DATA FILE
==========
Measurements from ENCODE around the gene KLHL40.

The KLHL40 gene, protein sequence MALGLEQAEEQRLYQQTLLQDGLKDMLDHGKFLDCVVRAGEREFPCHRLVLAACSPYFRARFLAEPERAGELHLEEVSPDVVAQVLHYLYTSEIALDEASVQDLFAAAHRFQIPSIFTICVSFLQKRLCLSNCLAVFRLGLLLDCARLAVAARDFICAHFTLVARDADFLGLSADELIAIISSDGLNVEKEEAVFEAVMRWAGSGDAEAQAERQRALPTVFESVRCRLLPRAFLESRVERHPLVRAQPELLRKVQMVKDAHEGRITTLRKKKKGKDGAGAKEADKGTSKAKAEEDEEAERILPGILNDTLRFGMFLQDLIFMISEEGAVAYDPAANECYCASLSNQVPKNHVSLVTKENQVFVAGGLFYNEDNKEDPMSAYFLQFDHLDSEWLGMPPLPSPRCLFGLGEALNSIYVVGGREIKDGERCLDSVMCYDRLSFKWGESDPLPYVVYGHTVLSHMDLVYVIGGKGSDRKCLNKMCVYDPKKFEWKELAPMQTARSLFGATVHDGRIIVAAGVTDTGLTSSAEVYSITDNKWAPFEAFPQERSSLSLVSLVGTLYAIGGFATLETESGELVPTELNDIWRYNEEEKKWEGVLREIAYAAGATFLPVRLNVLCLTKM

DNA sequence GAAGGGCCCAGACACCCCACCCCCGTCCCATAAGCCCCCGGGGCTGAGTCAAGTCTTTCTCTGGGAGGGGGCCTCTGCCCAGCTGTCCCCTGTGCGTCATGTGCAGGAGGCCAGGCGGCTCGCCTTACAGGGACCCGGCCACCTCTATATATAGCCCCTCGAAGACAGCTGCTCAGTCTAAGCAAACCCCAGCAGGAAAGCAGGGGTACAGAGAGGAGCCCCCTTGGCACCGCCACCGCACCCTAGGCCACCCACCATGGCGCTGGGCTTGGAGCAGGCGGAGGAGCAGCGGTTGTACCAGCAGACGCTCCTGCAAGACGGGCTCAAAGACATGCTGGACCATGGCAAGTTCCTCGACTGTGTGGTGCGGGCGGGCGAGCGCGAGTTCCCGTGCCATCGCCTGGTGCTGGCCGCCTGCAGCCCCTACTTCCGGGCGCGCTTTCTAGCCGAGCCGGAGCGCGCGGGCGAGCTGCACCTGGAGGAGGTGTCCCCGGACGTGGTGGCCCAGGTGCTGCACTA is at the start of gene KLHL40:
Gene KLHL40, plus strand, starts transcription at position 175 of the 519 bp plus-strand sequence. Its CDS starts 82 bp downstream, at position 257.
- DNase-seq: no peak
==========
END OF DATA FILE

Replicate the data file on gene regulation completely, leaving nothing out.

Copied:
Measurements from ENCODE around the gene KLHL40.

The KLHL40 gene, protein sequence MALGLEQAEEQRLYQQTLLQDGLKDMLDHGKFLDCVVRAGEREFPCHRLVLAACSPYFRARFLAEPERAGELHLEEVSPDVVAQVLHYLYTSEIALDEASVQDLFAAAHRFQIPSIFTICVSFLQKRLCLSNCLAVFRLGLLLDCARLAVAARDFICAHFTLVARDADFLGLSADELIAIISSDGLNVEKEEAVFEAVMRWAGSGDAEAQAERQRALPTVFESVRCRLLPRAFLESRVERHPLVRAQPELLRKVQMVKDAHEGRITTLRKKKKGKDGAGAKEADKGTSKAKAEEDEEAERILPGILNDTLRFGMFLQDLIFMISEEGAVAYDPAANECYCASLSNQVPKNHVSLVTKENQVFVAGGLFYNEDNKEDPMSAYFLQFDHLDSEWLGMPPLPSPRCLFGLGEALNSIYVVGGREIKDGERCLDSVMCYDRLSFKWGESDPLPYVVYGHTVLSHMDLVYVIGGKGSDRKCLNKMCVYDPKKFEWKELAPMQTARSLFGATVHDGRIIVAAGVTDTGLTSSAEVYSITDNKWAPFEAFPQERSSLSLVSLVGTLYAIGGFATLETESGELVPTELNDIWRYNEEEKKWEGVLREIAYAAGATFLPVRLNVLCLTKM

DNA sequence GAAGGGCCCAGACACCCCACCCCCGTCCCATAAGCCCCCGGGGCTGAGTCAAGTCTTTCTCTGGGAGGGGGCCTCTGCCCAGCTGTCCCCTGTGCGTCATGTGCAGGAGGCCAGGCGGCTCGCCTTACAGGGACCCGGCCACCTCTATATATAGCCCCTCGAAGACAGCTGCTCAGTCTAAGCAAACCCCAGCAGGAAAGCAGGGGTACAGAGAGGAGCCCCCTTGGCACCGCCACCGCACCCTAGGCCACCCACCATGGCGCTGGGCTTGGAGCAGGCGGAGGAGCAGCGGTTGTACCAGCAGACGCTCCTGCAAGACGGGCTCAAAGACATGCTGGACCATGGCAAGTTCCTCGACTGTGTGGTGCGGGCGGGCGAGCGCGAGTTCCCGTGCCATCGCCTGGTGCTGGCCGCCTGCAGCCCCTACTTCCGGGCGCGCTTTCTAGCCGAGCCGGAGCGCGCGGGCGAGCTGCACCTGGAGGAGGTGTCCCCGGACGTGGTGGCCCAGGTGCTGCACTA is at the start of gene KLHL40:
Gene KLHL40, plus strand, starts transcription at position 175 of the 519 bp plus-strand sequence. Its CDS starts 82 bp downstream, at position 257.
- DNase-seq: no peak